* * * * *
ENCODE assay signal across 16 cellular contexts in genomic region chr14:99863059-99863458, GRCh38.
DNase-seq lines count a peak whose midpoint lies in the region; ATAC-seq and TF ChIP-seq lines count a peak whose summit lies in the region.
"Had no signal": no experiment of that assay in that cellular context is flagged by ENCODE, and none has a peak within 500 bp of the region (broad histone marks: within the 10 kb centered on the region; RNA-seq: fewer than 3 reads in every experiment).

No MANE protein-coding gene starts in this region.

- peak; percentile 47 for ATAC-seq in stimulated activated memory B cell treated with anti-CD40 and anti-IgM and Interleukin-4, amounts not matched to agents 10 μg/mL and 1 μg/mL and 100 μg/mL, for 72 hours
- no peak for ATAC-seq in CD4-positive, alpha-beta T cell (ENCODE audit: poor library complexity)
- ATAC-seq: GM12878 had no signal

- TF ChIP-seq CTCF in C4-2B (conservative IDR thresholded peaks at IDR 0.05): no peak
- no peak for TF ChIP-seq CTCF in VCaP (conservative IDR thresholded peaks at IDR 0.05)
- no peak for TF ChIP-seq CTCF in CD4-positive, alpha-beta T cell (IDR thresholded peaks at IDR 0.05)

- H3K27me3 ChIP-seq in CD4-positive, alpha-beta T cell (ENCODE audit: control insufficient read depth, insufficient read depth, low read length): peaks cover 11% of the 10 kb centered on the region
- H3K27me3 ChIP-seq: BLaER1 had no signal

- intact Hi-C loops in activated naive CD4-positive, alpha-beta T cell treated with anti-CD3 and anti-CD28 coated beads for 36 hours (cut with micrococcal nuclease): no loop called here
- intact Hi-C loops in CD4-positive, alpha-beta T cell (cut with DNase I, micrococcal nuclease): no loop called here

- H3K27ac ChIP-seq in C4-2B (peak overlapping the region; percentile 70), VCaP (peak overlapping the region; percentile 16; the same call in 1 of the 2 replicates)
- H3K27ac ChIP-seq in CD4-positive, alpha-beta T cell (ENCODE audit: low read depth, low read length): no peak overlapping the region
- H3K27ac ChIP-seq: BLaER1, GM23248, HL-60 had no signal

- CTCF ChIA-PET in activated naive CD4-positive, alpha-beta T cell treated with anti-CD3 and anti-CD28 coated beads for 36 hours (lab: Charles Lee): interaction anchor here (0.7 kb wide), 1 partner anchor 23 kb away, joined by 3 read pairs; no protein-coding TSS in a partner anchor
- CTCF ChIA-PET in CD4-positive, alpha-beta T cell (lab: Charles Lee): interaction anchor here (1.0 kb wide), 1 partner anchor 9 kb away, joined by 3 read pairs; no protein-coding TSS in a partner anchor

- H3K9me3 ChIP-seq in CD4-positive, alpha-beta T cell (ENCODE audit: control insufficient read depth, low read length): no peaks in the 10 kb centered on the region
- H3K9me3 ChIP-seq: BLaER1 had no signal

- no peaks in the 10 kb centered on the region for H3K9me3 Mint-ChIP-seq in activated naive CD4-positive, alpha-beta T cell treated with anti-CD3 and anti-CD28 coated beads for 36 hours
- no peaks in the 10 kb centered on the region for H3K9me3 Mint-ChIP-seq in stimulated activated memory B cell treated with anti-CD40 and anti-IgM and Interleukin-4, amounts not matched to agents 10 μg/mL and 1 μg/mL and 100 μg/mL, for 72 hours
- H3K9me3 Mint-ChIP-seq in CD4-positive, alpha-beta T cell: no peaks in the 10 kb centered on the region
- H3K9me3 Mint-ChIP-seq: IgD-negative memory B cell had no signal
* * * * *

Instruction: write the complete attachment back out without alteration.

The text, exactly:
ENCODE assay signal across 16 cellular contexts in genomic region chr14:99863059-99863458, GRCh38.
DNase-seq lines count a peak whose midpoint lies in the region; ATAC-seq and TF ChIP-seq lines count a peak whose summit lies in the region.
"Had no signal": no experiment of that assay in that cellular context is flagged by ENCODE, and none has a peak within 500 bp of the region (broad histone marks: within the 10 kb centered on the region; RNA-seq: fewer than 3 reads in every experiment).

No MANE protein-coding gene starts in this region.

- peak; percentile 47 for ATAC-seq in stimulated activated memory B cell treated with anti-CD40 and anti-IgM and Interleukin-4, amounts not matched to agents 10 μg/mL and 1 μg/mL and 100 μg/mL, for 72 hours
- no peak for ATAC-seq in CD4-positive, alpha-beta T cell (ENCODE audit: poor library complexity)
- ATAC-seq: GM12878 had no signal

- TF ChIP-seq CTCF in C4-2B (conservative IDR thresholded peaks at IDR 0.05): no peak
- no peak for TF ChIP-seq CTCF in VCaP (conservative IDR thresholded peaks at IDR 0.05)
- no peak for TF ChIP-seq CTCF in CD4-positive, alpha-beta T cell (IDR thresholded peaks at IDR 0.05)

- H3K27me3 ChIP-seq in CD4-positive, alpha-beta T cell (ENCODE audit: control insufficient read depth, insufficient read depth, low read length): peaks cover 11% of the 10 kb centered on the region
- H3K27me3 ChIP-seq: BLaER1 had no signal

- intact Hi-C loops in activated naive CD4-positive, alpha-beta T cell treated with anti-CD3 and anti-CD28 coated beads for 36 hours (cut with micrococcal nuclease): no loop called here
- intact Hi-C loops in CD4-positive, alpha-beta T cell (cut with DNase I, micrococcal nuclease): no loop called here

- H3K27ac ChIP-seq in C4-2B (peak overlapping the region; percentile 70), VCaP (peak overlapping the region; percentile 16; the same call in 1 of the 2 replicates)
- H3K27ac ChIP-seq in CD4-positive, alpha-beta T cell (ENCODE audit: low read depth, low read length): no peak overlapping the region
- H3K27ac ChIP-seq: BLaER1, GM23248, HL-60 had no signal

- CTCF ChIA-PET in activated naive CD4-positive, alpha-beta T cell treated with anti-CD3 and anti-CD28 coated beads for 36 hours (lab: Charles Lee): interaction anchor here (0.7 kb wide), 1 partner anchor 23 kb away, joined by 3 read pairs; no protein-coding TSS in a partner anchor
- CTCF ChIA-PET in CD4-positive, alpha-beta T cell (lab: Charles Lee): interaction anchor here (1.0 kb wide), 1 partner anchor 9 kb away, joined by 3 read pairs; no protein-coding TSS in a partner anchor

- H3K9me3 ChIP-seq in CD4-positive, alpha-beta T cell (ENCODE audit: control insufficient read depth, low read length): no peaks in the 10 kb centered on the region
- H3K9me3 ChIP-seq: BLaER1 had no signal

- no peaks in the 10 kb centered on the region for H3K9me3 Mint-ChIP-seq in activated naive CD4-positive, alpha-beta T cell treated with anti-CD3 and anti-CD28 coated beads for 36 hours
- no peaks in the 10 kb centered on the region for H3K9me3 Mint-ChIP-seq in stimulated activated memory B cell treated with anti-CD40 and anti-IgM and Interleukin-4, amounts not matched to agents 10 μg/mL and 1 μg/mL and 100 μg/mL, for 72 hours
- H3K9me3 Mint-ChIP-seq in CD4-positive, alpha-beta T cell: no peaks in the 10 kb centered on the region
- H3K9me3 Mint-ChIP-seq: IgD-negative memory B cell had no signal